Dara Horn’s People Love Dead Jews is a must-read.
The book starts off with a fascinating treatise on Anne Frank’s diary and its popularity because it is hopeful even though the reader knows that she will be dead in the concentration camps.
Following chapters talk about Jewish Heritage Sites that really mean property seized from dead or expelled Jews. On a tour of a cemetery near Harbin, the tour director explains that in 1958 the local government was redesigning the city—cemetery had to go-Chinese offered to move the gravestones for $50 per grave but most Jewish families were gone. The Chinese put the bodies into a deep burial which was paved and turned into an amusement park. The tour director said, “It’s nice for them—they are with happy people!!!”
A horrifying section explains how Jewish boys wanted to be part of the Roman Olympics and to disguise their religion by attempting surgery to undo their circumcision—dangerous and fatal
She explains how the Hanukah story where Jews are threatened to be annihilated, is really about destroying Jewish civilization and leave warm and fuzzy de-Jewish bodies intact. This equates to cool Jews. She talks about how the Soviet Union practiced this de-Jewing process-eliminating religion from the lives of Jews.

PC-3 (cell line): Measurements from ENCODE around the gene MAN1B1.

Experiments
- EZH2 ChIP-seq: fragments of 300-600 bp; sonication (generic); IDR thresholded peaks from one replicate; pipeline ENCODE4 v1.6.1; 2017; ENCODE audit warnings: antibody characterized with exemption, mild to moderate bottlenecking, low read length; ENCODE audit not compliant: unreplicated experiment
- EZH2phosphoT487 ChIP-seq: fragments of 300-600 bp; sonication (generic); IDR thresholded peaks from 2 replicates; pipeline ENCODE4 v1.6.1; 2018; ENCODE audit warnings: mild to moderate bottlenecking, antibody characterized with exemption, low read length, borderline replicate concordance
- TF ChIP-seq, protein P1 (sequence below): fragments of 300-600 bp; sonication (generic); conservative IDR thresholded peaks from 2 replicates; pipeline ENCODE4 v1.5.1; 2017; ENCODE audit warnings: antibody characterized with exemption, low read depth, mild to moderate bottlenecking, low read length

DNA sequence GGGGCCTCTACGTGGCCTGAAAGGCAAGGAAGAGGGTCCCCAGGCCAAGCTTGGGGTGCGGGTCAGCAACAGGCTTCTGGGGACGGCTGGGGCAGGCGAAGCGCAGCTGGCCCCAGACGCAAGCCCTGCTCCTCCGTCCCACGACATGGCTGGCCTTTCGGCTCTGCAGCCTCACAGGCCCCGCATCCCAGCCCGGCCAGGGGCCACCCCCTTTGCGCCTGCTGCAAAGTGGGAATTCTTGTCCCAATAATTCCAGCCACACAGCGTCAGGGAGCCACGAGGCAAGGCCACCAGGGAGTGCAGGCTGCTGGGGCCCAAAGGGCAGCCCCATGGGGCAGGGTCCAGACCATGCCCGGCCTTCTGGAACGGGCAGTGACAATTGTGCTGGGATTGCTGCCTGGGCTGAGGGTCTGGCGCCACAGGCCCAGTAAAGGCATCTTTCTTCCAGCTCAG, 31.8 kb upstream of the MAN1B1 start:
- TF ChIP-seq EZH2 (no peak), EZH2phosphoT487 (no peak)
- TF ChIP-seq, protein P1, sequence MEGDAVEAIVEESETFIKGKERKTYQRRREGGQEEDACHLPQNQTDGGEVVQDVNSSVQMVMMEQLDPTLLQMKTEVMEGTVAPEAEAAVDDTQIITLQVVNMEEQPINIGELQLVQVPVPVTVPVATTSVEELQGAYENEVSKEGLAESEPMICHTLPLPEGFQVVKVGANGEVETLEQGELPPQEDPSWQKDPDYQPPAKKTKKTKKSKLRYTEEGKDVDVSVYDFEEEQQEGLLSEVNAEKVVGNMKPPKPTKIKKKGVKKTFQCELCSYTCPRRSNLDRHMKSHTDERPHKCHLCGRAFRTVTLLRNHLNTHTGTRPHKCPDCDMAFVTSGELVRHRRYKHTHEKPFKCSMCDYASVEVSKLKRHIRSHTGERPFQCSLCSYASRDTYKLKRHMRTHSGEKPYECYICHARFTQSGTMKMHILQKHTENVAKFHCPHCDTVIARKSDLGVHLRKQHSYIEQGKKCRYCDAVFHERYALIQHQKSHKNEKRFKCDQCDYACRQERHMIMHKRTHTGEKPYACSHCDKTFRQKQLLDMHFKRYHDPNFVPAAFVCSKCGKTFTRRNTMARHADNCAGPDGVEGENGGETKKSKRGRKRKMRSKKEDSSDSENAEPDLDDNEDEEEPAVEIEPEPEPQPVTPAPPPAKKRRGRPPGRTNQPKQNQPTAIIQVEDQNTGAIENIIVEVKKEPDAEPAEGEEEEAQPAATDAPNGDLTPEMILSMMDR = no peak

The chapter on Ellis Island and the Jewish immigration is enlightening. How Jews let antisemitism flourish because of name changing to non-Jewish sounding last names is dissected brilliantly by the author. When the immigrants were asked why they changed their name-antisemitism was never mentioned as the reason. Too difficult to pronounce or spell or too foreign-sounding. Only non-Jews who had Jewish-sounding last names explained their reason was antisemitism and they didn’t want to be mistaken as Jewish.
The little-known Varian Fry who rescued artists during WW2 is explored in-depth—whether it should have been the righteous saved rather than the artists.
Author, Dara tries to give a positive spin in the last chapter but by that time the reader is so horrified that it is difficult to feel hopeful.